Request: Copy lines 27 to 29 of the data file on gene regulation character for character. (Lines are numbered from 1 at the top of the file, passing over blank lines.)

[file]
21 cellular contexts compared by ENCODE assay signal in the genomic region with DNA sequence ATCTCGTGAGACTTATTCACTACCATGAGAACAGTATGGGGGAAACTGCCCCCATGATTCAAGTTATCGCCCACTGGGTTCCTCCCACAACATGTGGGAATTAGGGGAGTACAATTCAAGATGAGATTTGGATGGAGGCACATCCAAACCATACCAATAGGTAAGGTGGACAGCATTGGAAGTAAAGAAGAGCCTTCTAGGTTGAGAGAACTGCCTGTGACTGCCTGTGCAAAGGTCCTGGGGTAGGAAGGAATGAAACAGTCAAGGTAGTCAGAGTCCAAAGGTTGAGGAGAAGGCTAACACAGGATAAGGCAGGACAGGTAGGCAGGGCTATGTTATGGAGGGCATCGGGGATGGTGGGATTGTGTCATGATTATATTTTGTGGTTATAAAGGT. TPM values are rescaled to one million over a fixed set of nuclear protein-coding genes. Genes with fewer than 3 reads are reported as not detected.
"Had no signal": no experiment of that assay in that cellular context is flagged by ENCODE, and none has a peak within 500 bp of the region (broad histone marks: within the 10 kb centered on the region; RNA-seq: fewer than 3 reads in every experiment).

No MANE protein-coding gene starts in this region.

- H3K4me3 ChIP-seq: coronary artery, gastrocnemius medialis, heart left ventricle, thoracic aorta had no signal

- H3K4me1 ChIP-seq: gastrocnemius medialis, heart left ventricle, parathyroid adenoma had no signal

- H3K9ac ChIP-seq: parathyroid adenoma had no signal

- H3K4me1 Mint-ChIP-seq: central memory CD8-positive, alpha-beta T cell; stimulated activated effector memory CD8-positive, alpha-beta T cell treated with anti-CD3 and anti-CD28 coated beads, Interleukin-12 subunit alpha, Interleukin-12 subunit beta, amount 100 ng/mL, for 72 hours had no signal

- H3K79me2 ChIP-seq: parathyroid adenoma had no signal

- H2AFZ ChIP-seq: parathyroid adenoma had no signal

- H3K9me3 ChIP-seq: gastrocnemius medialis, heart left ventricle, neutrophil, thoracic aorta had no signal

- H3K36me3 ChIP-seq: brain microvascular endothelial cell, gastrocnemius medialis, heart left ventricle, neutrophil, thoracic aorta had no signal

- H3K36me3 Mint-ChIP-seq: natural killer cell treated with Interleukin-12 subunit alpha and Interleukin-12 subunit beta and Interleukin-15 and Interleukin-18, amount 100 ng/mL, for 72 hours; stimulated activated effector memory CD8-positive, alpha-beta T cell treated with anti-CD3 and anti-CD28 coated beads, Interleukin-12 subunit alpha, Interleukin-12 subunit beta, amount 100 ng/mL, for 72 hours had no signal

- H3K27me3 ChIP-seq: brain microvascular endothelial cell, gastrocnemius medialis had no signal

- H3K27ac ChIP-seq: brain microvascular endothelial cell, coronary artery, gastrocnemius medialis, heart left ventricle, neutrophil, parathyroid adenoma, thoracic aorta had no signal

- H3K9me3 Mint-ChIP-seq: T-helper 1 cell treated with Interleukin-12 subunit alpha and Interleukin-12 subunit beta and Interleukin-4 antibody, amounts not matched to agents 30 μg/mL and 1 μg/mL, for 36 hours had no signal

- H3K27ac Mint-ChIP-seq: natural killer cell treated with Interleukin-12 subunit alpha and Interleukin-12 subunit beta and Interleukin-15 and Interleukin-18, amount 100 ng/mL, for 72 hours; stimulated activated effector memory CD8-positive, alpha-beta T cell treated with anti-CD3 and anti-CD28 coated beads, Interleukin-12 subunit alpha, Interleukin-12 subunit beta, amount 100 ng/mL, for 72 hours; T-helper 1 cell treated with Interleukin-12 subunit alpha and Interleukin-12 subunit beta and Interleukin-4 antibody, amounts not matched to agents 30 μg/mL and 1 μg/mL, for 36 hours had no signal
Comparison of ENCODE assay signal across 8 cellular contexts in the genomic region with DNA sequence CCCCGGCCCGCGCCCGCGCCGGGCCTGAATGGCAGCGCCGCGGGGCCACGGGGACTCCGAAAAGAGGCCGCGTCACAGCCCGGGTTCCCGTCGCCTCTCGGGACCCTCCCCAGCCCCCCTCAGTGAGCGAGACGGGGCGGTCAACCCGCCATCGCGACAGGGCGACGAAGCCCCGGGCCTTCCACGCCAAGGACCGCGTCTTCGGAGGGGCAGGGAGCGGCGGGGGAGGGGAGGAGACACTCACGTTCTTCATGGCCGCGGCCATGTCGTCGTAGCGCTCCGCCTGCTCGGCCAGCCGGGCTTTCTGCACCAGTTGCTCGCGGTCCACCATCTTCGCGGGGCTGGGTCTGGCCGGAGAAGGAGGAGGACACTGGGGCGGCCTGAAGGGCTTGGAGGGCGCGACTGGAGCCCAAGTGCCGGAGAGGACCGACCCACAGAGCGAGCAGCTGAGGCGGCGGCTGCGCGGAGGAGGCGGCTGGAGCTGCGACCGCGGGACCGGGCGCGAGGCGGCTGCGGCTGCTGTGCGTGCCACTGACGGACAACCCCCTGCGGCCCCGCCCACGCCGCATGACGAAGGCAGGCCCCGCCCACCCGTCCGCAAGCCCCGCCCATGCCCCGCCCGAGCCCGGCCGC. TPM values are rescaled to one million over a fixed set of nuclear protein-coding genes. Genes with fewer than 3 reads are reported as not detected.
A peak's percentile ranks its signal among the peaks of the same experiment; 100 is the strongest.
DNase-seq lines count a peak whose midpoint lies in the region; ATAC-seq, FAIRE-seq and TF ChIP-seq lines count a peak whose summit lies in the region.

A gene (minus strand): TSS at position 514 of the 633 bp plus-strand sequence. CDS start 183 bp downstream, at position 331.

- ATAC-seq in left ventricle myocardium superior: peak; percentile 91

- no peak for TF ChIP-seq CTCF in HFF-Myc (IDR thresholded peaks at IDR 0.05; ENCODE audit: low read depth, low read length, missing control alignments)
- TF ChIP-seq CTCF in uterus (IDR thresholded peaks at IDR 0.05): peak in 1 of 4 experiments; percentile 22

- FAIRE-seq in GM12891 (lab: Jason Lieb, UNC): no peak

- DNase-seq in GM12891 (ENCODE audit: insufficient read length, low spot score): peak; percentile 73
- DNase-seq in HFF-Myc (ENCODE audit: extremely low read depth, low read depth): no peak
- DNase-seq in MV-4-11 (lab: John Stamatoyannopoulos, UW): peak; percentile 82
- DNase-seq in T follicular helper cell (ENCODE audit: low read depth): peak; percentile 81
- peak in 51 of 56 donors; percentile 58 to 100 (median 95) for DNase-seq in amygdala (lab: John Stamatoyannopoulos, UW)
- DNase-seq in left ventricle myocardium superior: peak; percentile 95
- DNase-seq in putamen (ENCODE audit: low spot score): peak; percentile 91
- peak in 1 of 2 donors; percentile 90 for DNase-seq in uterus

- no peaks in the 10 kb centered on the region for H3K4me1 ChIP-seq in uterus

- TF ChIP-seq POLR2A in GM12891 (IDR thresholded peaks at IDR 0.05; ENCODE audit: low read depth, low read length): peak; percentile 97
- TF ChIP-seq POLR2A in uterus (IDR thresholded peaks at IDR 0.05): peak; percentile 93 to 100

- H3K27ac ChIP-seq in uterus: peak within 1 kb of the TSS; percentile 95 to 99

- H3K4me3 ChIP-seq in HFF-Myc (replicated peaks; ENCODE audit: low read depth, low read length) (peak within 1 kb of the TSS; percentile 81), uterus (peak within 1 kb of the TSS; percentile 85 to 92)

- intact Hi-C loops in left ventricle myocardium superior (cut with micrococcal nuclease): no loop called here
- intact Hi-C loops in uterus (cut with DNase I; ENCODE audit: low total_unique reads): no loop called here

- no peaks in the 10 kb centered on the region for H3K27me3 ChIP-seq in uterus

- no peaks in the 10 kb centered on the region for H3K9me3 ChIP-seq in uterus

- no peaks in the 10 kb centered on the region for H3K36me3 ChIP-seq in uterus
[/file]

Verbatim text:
- DNase-seq in MV-4-11 (lab: John Stamatoyannopoulos, UW): peak; percentile 82
- DNase-seq in T follicular helper cell (ENCODE audit: low read depth): peak; percentile 81
- peak in 51 of 56 donors; percentile 58 to 100 (median 95) for DNase-seq in amygdala (lab: John Stamatoyannopoulos, UW)